Think like a veterinarian on your farm
Practical, take-home tips resonate with 2022 Healthy Calf Conference participants

“It’s a basic concept that requires precise implementation,” explained Dr. Kelly Barratt, partner at Heartland Vet Services, as she addressed an audience of over 300 at the hybrid 2022 Building the Foundation: Healthy Calf Conference (HCC). Her talk focused on new colostrum guidelines, practical techniques and equipment that can be used on-farm to manage, monitor and improve calf health and welfare. The tenth biennial event, hosted by Veal Farmers of Ontario (VFO), was held in Stratford this past November, marking 18 years of the HCC.

Reflecting on her own experience as a veterinarian and dairy producer, Barratt encouraged the audience to look at their colostrum harvest, storage and feeding procedures like a veterinarian. “You can do this on your own or with an advisor,” she explained. “Review the protocols, have the conversations, walk me through the steps, show me the equipment,” she furthered, while stressing the importance of reviewing your records and your memory.

Her talk concluded the day, framing recommendations from veterinarians and researchers earlier in the program in a practical way and allowing attendees to see how the latest research in calf management can be used on their own farm. Expert speakers, including Harold House M.Sc P.Eng from DairyLogix, and Drs. Michael Steele and Devon Wilson from the University of Guelph offered advice on all aspects of calf management, including health, housing, welfare, and nutrition.

Dr. Frédéric Beaulac from Triple-V Veterinary Services and Dr. Cynthia Miltenburg from the Ontario Ministry of Agriculture, Food and Rural Affairs were part of a special focus on Salmonella Dublin (S. Dublin) during the day-long event. Beaulac shared his over 10 years of experience managing S. Dublin on veal farms, including the kinds of clinical symptoms he expects calves with S. Dublin to present, how he works with producers to control an outbreak, and the steps that can be taken to help prevent further spread of the disease.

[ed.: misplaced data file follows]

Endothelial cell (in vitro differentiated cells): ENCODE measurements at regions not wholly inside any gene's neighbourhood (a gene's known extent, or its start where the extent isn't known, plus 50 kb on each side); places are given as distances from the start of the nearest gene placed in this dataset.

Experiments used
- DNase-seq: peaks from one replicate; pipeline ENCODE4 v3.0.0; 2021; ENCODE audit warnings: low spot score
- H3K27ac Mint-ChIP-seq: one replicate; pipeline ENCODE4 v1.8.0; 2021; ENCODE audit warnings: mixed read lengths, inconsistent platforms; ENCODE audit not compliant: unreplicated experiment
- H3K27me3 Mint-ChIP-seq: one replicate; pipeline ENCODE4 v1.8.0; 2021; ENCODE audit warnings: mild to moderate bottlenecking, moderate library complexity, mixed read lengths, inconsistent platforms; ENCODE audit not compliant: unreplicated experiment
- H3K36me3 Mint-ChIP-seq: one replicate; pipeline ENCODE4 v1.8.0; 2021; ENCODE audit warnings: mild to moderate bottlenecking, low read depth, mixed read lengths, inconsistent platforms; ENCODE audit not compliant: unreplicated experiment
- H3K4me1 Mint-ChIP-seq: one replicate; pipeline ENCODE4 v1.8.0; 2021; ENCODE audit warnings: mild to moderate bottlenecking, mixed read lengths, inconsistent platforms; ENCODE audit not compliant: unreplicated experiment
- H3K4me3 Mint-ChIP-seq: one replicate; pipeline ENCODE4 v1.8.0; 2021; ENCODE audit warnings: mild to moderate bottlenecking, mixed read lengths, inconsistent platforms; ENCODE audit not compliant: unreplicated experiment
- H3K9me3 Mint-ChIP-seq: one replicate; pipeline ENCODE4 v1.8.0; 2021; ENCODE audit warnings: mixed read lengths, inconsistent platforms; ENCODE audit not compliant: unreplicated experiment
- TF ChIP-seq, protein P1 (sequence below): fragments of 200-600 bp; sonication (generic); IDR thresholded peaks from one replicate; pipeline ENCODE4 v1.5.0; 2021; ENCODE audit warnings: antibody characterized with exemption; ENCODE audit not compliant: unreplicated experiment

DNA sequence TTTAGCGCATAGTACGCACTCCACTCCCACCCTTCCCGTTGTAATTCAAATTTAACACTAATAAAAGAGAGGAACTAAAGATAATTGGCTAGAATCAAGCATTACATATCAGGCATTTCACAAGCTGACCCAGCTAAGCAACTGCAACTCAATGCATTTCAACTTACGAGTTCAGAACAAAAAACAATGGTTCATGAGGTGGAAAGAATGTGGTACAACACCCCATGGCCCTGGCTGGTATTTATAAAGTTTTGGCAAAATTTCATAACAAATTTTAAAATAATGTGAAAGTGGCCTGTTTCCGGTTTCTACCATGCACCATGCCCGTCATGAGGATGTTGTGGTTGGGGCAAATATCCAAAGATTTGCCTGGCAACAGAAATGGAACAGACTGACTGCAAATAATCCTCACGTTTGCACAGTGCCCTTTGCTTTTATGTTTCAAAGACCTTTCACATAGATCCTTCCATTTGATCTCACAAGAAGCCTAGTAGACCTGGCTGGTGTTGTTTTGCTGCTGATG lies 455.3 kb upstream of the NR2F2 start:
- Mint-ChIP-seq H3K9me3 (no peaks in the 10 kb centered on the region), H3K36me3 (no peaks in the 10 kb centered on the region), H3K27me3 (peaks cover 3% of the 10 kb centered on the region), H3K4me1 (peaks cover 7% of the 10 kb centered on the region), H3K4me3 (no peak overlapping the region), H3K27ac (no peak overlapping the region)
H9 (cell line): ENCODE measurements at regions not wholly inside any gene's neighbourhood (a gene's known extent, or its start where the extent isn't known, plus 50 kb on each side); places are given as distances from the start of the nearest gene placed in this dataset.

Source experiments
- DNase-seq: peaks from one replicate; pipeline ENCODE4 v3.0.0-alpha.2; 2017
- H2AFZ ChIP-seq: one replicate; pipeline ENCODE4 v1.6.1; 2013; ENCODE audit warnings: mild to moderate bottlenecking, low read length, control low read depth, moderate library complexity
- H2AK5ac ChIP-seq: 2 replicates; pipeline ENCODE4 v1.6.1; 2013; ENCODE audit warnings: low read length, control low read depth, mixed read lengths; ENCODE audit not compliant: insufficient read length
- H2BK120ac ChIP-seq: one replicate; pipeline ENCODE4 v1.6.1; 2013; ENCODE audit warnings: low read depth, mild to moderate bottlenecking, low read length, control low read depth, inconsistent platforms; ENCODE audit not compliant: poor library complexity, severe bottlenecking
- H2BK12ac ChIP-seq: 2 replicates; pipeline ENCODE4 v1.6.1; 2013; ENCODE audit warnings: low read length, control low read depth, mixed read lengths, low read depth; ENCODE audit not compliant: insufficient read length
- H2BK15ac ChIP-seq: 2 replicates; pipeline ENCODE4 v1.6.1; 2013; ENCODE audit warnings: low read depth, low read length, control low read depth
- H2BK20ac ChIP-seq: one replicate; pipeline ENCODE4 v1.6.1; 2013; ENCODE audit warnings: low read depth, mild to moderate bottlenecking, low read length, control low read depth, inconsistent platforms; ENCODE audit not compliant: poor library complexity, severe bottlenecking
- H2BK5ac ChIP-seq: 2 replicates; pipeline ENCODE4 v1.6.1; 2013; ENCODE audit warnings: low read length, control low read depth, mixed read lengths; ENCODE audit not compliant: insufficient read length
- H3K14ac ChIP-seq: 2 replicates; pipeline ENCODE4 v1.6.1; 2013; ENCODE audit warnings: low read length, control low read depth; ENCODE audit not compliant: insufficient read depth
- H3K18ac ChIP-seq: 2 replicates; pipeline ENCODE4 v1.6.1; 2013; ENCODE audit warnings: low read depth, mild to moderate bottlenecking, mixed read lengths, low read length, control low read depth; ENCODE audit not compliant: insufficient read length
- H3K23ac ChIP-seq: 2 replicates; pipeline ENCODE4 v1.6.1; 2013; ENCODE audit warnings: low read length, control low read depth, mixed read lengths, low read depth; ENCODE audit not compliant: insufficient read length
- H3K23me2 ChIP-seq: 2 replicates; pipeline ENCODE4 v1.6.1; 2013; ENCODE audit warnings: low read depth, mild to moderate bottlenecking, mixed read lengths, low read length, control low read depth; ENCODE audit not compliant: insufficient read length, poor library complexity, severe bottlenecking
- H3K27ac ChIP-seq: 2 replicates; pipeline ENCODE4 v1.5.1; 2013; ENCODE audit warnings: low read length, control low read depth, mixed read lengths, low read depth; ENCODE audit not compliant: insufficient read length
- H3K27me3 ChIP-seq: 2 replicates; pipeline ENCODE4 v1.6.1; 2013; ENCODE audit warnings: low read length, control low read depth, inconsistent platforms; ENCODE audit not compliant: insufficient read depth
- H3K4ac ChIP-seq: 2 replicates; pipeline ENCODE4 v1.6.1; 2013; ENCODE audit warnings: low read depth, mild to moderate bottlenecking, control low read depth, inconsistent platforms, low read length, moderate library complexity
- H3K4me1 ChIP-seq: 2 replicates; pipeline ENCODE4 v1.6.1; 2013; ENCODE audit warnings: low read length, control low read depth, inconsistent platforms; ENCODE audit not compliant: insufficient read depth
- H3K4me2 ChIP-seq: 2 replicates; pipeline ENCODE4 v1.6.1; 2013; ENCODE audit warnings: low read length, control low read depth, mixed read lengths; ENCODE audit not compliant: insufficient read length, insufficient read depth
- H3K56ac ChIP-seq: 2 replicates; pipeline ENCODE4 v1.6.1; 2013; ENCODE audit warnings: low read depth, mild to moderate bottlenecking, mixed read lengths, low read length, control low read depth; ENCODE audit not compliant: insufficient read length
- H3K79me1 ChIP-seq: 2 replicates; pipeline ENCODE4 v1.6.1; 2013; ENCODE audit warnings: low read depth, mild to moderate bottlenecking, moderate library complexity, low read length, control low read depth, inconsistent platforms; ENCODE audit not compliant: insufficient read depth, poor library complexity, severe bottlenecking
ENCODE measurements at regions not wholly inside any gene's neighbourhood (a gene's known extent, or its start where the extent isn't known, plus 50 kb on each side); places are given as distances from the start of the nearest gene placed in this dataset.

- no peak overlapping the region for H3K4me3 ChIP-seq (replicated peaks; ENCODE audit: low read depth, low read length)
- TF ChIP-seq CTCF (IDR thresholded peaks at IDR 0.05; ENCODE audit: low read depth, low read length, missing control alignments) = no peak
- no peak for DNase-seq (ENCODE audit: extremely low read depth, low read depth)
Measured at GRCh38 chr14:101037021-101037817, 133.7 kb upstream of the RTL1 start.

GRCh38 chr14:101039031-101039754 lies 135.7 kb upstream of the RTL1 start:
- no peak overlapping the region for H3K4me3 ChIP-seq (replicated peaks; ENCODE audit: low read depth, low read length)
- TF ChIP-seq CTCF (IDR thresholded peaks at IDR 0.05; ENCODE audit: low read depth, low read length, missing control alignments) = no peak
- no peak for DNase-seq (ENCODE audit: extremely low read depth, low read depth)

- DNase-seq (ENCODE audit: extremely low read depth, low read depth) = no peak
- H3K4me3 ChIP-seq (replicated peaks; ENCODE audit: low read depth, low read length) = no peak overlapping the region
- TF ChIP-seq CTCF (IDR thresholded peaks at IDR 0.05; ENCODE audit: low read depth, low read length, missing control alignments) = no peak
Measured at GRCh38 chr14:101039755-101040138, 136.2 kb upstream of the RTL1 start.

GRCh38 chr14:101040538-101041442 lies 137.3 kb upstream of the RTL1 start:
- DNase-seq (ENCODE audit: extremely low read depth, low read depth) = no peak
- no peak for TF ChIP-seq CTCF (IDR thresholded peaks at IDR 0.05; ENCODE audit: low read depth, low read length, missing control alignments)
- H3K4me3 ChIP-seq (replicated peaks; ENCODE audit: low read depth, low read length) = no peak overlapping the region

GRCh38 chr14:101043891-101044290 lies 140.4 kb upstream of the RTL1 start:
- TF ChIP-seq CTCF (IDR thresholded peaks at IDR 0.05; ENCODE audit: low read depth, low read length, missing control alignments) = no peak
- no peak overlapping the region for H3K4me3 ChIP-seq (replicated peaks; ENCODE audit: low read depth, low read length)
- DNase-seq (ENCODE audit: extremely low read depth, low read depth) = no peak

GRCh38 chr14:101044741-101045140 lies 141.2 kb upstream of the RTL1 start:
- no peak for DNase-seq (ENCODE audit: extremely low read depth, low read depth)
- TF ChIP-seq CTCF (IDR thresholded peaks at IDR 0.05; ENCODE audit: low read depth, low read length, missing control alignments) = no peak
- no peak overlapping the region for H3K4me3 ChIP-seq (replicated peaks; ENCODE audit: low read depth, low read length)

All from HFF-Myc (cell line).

“Run or runt,” explained Beaulac, summing up his thoughts on treatment. “Either you run to treat them, or they will be the runt.” While offering recommendations for individual animals, he also emphasized how to manage cattle at the herd level during an outbreak, including treatments, supportive care, isolation and vaccination strategies, and how to identify when euthanasia is necessary.

His frank discussion of his on-farm experience was followed by Miltenburg offering an Ontario perspective on S. Dublin, advising producers on how they can reduce the risk of zoonotic disease. She shared details from recent bulk tank milk sampling projects and ongoing research to help producers struggling with S. Dublin, directing them to for more information.

Each attendee left with practical tips they could implement during that evening’s chores, and in-person attendees also took home a free copy of VFO’s Building the Foundations for Healthy Calves II manual.

“We recognize the important role dairy producers play in the veal industry,” explained Pascal Bouilly, VFO Chair.  “It is always encouraging to see how many people are making their calves a priority by attending the HCC with their calf management team.”

Making time for learning opportunities for not only yourself, but your staff, has many benefits including greater knowledge, skills and confidence at work and enhanced calf health and performance. There is a valuable return on investment for your farm business when considering the cost of attending events like the HCC and the benefits to animal health and performance seen on farms where employees have received training.

As your calf care partners, VFO takes pride in this important industry initiative that helps progressive calf managers find even more efficient ways to raise calves and increase profitability in Canada’s dairy and veal industries. The next HCC will take place in 2024—see you there!